The build up to Christmas has almost reached its agonising conclusion.
Since November, when the first few flinching bars of Slade seeped from the radio, we’ve crawled through endless reels of TV adverts and Christmas lights.
It’s nearly over, though; the bonus has been frittered on tat for loathed relatives, the out-of-office message is on, and you’ve successfully navigated the Christmas party without making a complete trollop of yourself.
But though you’ve been on notice for the best part of a month, it can be tricky switching off.
Office culture is all-consuming, and fosters odd habits – from the people who meal-prep to the weirdos who travel to work in special trainers.
Leaving all that behind can be a wrench, but it’s essential if you are going to relax and reconnect with those people who ostensibly make up your family.
To that end, it’s important to keep jargon to a minimum. “Action that’, synergy, diversify, future-proof” and other such utterances are verboten.
If you’re unsure, picture, in your mind’s eye, a Silicon Valley type using the word in a sentence. Does it make you want to vomit? If so, leave it out.
Office talk is as nauseating as using the word “holibobs”. It makes me want to commit war crimes – so imagine what it’s going to do to your alcohol-hazed Uncle Bertie.
Food fads are all the rage in London offices. We’ve seen the tuppaware boxes in the fridges, the protein shakes, and the girl in accounts with a penchant for nuts.
We’ve done the thing of discussing whether veganism is the future, or if fasting will make you live forever. We know that fewer and fewer people drink. But Christmas has no respect for the office, or your diet.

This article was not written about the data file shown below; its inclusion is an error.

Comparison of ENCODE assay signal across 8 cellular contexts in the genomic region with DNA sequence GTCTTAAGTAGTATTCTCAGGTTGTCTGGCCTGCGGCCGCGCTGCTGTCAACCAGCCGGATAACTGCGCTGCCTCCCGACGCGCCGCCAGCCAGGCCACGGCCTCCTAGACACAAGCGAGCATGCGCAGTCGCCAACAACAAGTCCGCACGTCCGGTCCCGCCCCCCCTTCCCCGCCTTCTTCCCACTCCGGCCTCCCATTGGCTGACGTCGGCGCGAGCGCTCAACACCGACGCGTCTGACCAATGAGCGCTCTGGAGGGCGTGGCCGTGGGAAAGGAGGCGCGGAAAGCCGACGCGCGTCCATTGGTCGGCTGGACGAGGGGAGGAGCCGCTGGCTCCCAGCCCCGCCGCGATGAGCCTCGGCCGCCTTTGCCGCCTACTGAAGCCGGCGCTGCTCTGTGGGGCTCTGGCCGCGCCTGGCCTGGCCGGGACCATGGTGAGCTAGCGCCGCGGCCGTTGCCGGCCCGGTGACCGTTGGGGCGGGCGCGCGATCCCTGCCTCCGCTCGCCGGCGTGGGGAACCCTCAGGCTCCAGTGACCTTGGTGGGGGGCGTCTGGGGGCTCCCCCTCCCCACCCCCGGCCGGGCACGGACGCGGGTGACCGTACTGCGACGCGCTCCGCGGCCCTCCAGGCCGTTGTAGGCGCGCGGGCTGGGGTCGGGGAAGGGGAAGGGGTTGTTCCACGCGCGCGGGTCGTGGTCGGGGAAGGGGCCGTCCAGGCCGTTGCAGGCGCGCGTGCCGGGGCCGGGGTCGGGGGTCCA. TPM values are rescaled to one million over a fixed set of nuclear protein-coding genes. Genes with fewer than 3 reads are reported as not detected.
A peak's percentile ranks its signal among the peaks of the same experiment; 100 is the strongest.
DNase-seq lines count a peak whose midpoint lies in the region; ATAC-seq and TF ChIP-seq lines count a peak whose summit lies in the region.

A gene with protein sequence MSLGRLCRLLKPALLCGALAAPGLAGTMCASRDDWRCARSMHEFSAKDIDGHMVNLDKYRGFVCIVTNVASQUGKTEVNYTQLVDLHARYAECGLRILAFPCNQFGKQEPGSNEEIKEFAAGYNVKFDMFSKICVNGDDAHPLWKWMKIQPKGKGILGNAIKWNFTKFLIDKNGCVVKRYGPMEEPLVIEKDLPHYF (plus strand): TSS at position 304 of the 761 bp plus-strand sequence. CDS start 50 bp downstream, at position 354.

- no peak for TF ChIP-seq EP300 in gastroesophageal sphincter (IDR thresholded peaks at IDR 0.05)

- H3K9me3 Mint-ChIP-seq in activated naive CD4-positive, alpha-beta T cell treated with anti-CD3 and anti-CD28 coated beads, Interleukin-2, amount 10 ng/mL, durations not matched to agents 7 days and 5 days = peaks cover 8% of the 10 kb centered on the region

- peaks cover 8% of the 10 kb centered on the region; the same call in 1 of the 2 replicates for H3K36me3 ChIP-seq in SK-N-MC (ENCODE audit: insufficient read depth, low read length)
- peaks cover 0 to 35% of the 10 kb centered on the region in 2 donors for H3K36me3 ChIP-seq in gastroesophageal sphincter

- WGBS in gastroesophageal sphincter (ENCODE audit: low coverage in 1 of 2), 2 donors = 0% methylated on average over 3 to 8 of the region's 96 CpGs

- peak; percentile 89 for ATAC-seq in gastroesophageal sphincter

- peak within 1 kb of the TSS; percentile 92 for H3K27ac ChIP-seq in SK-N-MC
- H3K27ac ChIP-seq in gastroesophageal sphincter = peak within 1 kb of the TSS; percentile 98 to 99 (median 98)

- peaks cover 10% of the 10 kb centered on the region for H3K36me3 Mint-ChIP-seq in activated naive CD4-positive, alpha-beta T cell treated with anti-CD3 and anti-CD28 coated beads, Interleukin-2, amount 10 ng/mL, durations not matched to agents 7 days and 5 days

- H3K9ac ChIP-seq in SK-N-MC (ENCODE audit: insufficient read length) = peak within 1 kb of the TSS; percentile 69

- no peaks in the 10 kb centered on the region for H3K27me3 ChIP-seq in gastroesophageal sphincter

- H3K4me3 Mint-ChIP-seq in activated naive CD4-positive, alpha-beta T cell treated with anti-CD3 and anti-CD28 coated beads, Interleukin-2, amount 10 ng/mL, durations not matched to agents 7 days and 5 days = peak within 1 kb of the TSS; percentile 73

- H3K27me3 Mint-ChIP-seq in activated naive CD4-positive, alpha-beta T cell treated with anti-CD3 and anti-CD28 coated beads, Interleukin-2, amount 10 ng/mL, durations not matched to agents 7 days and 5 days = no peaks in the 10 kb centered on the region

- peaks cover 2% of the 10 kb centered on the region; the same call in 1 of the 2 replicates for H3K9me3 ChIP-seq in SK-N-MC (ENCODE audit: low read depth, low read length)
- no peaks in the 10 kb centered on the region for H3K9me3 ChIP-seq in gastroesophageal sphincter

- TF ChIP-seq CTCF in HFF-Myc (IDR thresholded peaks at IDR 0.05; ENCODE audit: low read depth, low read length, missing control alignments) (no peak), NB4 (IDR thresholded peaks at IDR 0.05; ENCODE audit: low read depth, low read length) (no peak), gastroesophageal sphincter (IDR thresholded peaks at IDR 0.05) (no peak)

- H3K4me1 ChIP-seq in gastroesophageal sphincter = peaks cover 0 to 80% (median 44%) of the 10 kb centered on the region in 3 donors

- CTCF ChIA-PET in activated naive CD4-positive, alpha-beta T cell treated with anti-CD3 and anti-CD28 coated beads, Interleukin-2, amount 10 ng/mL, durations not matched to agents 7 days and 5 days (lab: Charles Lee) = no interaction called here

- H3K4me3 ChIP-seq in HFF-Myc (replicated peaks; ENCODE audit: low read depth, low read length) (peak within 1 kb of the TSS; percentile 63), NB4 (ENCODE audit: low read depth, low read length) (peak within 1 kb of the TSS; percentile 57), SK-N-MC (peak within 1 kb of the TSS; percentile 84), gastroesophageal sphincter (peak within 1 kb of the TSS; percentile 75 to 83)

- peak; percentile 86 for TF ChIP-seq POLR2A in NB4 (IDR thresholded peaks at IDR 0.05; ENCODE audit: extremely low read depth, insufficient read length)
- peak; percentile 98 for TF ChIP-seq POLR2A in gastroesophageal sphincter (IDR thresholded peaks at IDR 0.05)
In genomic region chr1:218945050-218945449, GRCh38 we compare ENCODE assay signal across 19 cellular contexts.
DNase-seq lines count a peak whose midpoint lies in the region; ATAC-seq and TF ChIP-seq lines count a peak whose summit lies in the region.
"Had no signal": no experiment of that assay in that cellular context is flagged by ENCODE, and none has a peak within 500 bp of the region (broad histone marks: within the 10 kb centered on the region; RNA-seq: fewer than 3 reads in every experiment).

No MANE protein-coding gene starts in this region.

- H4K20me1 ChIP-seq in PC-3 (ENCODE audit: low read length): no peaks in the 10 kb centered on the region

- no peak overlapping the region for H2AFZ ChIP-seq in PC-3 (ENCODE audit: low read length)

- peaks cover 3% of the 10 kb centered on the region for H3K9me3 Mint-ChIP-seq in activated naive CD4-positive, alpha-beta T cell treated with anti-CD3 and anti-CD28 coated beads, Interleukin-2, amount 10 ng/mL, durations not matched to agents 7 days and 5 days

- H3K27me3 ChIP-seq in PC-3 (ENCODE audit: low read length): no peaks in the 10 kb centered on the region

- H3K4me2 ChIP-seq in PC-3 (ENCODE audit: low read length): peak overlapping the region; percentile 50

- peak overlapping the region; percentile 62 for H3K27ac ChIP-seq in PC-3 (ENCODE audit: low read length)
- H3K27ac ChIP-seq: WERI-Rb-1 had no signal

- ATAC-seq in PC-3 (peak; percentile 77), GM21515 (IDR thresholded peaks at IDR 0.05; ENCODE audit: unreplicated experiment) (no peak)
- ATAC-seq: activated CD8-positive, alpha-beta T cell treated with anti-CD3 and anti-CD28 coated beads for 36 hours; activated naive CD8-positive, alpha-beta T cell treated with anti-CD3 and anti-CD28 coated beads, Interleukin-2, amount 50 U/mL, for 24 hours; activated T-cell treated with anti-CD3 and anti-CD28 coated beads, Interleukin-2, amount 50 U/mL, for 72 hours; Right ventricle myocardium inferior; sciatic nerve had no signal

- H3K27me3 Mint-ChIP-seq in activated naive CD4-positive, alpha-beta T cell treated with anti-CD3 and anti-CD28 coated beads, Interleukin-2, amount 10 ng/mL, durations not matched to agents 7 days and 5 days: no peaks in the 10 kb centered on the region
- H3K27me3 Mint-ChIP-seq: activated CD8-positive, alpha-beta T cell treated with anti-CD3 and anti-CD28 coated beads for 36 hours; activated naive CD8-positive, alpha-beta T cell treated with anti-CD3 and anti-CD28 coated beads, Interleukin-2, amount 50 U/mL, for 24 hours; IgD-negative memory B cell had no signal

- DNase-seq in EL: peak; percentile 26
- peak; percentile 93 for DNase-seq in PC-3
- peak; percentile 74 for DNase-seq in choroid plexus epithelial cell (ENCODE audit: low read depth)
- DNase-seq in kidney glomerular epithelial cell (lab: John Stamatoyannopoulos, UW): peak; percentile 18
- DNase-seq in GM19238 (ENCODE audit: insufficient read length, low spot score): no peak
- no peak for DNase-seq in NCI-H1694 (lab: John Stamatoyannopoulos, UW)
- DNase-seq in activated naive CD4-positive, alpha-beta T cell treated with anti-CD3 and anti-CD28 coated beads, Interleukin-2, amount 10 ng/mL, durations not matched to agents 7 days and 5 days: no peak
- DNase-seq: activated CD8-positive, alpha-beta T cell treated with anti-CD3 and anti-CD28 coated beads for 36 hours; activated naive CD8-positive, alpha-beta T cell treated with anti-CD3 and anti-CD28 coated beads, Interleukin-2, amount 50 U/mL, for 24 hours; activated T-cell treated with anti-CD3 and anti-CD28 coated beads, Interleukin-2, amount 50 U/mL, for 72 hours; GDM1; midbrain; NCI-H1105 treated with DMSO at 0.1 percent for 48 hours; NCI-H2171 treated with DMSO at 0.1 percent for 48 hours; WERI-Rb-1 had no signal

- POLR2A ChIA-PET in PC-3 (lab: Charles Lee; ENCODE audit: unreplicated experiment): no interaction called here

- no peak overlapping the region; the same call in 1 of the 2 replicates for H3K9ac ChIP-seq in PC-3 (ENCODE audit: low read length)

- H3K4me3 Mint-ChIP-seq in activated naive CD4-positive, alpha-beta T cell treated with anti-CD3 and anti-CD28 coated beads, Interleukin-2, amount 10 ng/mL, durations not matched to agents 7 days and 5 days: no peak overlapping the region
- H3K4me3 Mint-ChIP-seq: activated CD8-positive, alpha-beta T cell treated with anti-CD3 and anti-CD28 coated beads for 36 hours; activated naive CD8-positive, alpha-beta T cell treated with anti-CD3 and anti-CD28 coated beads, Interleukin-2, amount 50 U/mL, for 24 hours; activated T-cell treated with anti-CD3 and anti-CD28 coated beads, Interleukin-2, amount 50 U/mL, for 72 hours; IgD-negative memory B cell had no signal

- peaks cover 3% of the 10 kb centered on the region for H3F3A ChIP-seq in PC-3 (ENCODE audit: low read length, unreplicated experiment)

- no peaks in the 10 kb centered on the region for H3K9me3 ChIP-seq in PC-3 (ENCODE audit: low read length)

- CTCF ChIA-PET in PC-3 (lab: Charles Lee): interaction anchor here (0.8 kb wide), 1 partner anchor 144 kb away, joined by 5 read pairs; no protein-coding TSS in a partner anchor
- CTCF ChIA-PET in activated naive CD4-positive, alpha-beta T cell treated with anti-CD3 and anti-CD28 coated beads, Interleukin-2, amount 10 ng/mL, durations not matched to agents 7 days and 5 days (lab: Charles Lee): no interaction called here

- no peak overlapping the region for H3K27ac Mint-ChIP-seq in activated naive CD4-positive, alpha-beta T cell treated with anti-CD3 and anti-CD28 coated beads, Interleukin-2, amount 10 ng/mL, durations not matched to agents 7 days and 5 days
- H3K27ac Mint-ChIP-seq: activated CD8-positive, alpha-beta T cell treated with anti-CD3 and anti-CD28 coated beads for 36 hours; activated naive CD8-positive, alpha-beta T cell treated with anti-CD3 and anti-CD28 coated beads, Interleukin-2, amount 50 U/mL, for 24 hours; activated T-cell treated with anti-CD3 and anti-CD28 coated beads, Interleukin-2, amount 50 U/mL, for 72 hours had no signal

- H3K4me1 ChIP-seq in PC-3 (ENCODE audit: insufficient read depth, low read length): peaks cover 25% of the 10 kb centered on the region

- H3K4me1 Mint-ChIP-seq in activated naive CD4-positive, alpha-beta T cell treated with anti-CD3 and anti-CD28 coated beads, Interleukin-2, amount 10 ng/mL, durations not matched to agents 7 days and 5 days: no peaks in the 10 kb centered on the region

There’s enough in your family’s fridge to feed Lichtenstein. And it is your duty to eat it. You can skip the meat if you like, but don’t talk down to those who don’t. There’s no more surefire way to irritate your grandad.
And, just so you know, Yorkshire pudding has no place in a Christmas dinner. It’s a hill I’m willing to die on.
While we’re on the subject of things that will anger elderly relations, put your phone away. Not just at the table, which you ought to do anyway, you dragged-up oik. Turn it off and sack it in the sock draw of your childhood bedroom.
No one is going to email you, and if your boss does, ask yourself, is someone who sends you demands at this time of year really happy? No. They’re a psycho. They’re the sort of person who will eat their own young in the event of a no-deal Brexit. Perhaps it isn’t the alcohol talking: maybe it really is time to quit your job to be a marine biologist. Your phone won’t work underwater either, so take it as a sign.
And, of course, there’s the B word. We almost made our way through a whole article without mentioning it, but it’s here. Don’t do it. Don’t mention it. Don’t hint at it. Don’t respond to the provocations. Talk about anything else. Cousin Georgie’s coke habit. Discrepancies in Nan’s will. Perhaps now is the time to unleash your closeted homosexuality. Hell, you even get a pass on office jargon.
Just please, for the love of sweet baby Jesus, don’t mention Brexit. Christ was born on Christmas to die for our sins. Let’s not make it harder for him.